In Old Oklahoma
Directed by Albert S. Rogell
aka "War of the Wildcats"
John Wayne as Daniel Somers
Martha Scott as Catherine Allen
Albert Dekker as James E. Gardner
George 'Gabby' Hayes as Desprit Dean
Marjorie Rambeau as Bessie Baxter
Dale Evans as 'Cuddles' Walker
Grant Withers as Richardson
Sidney Blackmer as Teddy Roosevelt
Paul Fix as The Cherokee Kid
Cecil Cunningham as Mrs. Ames
Irving Bacon as Ben, telegraph operator
When Cathy Allen leaves her job as a school after writing a steamy romance novel, she decides to try her luck out west. Romance doesn’t take long to find her when she becomes the source of conflict between oilman James Gardner and cowboy Daniel Somers. James is making a play for her hard and strong and she cozies up to Dan to dissuade him. The romantic shenanigans take a bad turn when she is found in James’ private car, quite against her will, and kicked off of the train. Dan gets off the train with her and encounters his old friend Desprit Dean who is still driving an aging stagecoach into the dawn of the automotive age. They are heading to Sepulpa, Oklahoma, where Jim has discovered oil as well. This puts him in even more direct conflict with James, who they pick up in the stagecoach after his car has broken down along the way. James requests that they stop at one of his rigs, and Cathy is visibly impressed at the site and the wealth it will generate. However the farmer the rig is now on is also present and very unhappy feeling that he got a bum deal for his farm when James bought it from him. This situation is part and parcel for James’ dealings as people don’t really know what they’ve got until after they’ve sold it away to James. Dan has to step in and stop the farmer and James from getting violent, and the group continues on its way in the stagecoach. Along the way, James asks Desprit to help him negotiate with a tribe of Indians who own the land atop of a huge pool of oil. Desprit agrees and Dan goes with him to the meeting with Chief Big Tree. James offers 12.5 percent of the proceeds from the oil, and Dan speaks up to tell the Chief that he should not take the deal. James is furious with Dan and leaves. The ranchers and the Indians seek Dan’s help in securing the oil rights, asking him to go to Washington D.C. and ask President Theodore Roosevelt himself. Dan served in the military with Roosevelt, and the ranchers believe that Dan is the perfect person to present their plight to the President. Dan is reluctant at first, but after seeing how James is winning at wooing Cathy due to his wealth and influence agrees to go to impress Cathy. They travel to Washington, where Dan tells the President he wants to split the proceeds with the Indians fifty-fifty. Roosevelt gives him a deadline of four months to get ten-thousand gallons of oil to Tulsa , or he will turn over the rights to James. After returning home, Dan is on schedule until James hires the Cherokee Kid to sabotage Dan’s oil rig, destroying it and killing a man in the process. Cathy goes to James to plead with him to leave Dan alone, but Dan sees them together and misconstrues the relationship, spurning Cathy as she tries to explain. Dan works up a plot to “borrow” a portable rig from James and use that to pump his oil. They then need to truck the oil to Tulsa , as James owns the only pipeline. James tries several times to sabotage Dan’s efforts, but is ultimately unsuccessful. Dan and Cathy are able to reconcile and start their plans for a new house.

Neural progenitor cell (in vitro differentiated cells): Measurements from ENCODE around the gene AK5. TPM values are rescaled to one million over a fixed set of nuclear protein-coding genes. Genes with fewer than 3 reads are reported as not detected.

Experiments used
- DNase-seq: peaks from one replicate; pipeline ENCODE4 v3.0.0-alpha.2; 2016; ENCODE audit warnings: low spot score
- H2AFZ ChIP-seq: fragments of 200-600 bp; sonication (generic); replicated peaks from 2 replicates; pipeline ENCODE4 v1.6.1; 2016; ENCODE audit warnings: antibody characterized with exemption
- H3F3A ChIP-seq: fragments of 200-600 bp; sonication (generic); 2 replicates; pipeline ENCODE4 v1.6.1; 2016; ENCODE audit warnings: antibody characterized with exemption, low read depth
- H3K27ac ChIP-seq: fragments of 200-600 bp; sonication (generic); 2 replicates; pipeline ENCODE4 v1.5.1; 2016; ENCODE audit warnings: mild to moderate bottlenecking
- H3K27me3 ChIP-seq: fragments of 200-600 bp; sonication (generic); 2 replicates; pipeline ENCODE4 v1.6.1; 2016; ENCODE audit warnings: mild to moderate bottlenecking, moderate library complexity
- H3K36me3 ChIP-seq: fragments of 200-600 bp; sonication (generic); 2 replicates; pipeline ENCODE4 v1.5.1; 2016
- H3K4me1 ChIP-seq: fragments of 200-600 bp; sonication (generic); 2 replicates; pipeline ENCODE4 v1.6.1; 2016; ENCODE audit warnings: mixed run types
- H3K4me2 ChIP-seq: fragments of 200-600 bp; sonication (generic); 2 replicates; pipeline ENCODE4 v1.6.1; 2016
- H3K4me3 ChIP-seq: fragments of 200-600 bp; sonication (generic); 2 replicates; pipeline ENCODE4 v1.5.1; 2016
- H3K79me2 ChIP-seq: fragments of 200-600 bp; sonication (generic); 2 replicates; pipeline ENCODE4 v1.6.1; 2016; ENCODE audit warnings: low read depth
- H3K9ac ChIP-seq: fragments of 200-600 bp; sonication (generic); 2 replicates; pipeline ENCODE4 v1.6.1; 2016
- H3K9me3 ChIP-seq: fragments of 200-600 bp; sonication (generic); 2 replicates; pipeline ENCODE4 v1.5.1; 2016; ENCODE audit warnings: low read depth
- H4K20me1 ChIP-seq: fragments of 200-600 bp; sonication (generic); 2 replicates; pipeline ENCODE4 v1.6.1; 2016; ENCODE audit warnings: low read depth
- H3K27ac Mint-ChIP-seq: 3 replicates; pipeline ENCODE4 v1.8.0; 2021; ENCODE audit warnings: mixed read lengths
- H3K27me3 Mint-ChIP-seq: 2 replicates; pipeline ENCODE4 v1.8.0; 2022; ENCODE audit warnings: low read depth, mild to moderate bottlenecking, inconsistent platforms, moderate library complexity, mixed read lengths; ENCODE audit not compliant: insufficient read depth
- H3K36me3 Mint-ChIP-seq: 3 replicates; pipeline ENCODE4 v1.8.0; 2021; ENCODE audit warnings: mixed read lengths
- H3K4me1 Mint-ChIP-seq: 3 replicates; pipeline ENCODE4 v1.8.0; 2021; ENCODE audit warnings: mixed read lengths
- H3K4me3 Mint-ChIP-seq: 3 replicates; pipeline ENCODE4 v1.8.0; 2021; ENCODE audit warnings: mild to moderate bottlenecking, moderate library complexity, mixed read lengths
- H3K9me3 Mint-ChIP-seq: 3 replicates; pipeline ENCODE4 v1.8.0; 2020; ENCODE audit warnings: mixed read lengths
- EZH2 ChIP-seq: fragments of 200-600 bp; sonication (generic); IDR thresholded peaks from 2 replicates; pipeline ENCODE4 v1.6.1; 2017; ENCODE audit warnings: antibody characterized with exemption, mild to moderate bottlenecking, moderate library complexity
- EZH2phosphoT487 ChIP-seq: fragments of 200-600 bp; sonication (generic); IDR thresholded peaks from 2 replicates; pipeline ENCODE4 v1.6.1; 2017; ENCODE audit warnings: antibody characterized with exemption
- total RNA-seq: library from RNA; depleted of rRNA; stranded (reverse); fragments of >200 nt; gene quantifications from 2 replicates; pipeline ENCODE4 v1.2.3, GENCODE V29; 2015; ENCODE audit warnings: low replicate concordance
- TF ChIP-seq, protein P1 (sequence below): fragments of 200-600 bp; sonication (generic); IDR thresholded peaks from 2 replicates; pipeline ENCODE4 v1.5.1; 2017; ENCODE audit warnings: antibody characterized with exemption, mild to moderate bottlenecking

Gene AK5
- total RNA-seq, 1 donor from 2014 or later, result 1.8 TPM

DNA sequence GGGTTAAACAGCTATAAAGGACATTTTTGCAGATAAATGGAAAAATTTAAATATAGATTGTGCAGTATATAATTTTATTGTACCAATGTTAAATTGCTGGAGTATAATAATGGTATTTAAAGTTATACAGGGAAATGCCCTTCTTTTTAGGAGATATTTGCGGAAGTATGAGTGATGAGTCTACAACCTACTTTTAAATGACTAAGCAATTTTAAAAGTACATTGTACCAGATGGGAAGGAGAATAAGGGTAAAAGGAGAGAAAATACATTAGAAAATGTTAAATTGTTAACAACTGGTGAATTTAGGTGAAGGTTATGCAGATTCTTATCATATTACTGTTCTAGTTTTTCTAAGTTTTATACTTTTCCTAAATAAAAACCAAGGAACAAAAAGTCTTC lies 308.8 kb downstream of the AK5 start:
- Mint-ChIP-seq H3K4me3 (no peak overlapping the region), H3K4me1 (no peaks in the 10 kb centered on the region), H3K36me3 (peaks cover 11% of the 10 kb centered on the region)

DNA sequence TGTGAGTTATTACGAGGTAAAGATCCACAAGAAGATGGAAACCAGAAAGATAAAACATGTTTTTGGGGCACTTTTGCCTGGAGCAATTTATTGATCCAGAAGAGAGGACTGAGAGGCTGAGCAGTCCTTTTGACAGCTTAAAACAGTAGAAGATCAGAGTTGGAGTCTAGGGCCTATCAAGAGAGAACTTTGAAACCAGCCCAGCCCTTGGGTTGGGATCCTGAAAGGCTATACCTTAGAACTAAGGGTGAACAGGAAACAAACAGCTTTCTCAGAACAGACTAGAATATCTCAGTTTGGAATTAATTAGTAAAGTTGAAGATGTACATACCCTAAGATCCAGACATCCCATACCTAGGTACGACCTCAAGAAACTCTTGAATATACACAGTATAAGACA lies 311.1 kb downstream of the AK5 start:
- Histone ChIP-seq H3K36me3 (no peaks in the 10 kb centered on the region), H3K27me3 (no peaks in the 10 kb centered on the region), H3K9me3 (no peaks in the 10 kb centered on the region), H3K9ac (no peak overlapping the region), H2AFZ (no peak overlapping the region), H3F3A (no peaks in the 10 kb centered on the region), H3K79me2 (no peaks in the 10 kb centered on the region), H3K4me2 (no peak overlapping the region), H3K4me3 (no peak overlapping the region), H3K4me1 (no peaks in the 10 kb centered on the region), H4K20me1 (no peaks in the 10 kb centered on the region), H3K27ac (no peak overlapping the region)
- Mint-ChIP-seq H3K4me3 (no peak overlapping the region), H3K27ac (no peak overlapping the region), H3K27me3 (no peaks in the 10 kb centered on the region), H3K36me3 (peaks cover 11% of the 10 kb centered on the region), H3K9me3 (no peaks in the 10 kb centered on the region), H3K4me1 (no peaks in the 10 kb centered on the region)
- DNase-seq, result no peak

Notes: Albert Dekker and Martha Scott reprised their roles in the film for a 60 minute radio adaptation for Lux Radio Theater in 1944.
Dale Evans had not yet met Roy Rogers when filming this movie, although they would eventually meet on a Republic Pictures lot.